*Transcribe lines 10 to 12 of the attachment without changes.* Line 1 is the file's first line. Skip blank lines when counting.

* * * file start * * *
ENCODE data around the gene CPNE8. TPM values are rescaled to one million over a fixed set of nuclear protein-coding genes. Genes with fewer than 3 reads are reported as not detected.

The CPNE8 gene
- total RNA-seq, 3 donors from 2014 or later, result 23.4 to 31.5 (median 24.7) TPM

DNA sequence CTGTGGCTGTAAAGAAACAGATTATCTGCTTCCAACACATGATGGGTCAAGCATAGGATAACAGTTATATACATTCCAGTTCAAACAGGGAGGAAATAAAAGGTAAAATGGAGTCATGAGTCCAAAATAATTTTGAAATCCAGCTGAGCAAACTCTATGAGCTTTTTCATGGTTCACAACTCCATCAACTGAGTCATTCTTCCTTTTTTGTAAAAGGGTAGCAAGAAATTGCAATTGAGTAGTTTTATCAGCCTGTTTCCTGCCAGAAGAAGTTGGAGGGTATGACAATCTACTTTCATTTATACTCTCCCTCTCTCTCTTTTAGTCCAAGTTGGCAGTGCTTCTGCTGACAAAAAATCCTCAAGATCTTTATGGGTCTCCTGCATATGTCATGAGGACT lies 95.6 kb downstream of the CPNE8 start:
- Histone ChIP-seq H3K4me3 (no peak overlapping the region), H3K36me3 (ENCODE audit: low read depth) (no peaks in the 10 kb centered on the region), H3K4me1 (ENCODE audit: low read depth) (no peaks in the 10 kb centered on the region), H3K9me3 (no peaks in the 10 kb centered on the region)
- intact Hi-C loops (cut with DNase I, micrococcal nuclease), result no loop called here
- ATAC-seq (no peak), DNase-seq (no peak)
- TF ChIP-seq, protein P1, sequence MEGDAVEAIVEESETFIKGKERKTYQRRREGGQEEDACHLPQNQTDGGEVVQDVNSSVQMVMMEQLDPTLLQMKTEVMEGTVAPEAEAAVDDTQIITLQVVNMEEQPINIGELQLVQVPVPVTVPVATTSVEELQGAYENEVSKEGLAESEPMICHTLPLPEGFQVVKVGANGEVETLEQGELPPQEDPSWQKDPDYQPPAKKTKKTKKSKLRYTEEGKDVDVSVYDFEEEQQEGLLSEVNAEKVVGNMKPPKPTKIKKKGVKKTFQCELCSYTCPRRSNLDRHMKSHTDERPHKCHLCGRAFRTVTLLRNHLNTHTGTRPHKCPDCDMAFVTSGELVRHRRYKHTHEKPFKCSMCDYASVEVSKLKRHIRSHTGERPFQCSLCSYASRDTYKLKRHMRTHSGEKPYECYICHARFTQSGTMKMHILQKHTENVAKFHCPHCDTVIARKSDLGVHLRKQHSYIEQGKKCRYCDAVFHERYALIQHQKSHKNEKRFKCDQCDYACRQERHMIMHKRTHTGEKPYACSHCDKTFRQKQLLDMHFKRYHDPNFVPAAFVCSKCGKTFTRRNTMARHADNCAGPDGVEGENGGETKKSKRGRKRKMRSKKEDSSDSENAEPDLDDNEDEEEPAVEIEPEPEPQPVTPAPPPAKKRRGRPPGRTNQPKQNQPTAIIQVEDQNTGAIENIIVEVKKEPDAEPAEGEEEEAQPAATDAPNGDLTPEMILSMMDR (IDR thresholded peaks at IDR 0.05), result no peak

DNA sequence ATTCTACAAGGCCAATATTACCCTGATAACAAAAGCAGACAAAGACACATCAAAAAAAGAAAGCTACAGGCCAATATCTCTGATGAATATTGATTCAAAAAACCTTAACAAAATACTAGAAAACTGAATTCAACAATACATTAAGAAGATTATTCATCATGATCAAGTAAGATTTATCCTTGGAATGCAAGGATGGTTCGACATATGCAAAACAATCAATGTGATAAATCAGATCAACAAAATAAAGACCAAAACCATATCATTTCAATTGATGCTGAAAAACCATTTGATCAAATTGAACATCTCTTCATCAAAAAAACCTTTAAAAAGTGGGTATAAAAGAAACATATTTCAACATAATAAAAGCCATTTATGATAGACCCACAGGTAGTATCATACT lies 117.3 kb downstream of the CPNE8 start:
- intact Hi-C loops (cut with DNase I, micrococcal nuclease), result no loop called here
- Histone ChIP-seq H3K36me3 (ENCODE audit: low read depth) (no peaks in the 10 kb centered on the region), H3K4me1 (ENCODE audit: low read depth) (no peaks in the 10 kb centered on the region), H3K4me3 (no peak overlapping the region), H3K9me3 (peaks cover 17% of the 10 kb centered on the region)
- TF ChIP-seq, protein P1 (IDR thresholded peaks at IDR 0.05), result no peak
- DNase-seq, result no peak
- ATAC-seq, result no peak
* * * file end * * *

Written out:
- intact Hi-C loops (cut with DNase I, micrococcal nuclease), result no loop called here
- Histone ChIP-seq H3K36me3 (ENCODE audit: low read depth) (no peaks in the 10 kb centered on the region), H3K4me1 (ENCODE audit: low read depth) (no peaks in the 10 kb centered on the region), H3K4me3 (no peak overlapping the region), H3K9me3 (peaks cover 17% of the 10 kb centered on the region)
- TF ChIP-seq, protein P1 (IDR thresholded peaks at IDR 0.05), result no peak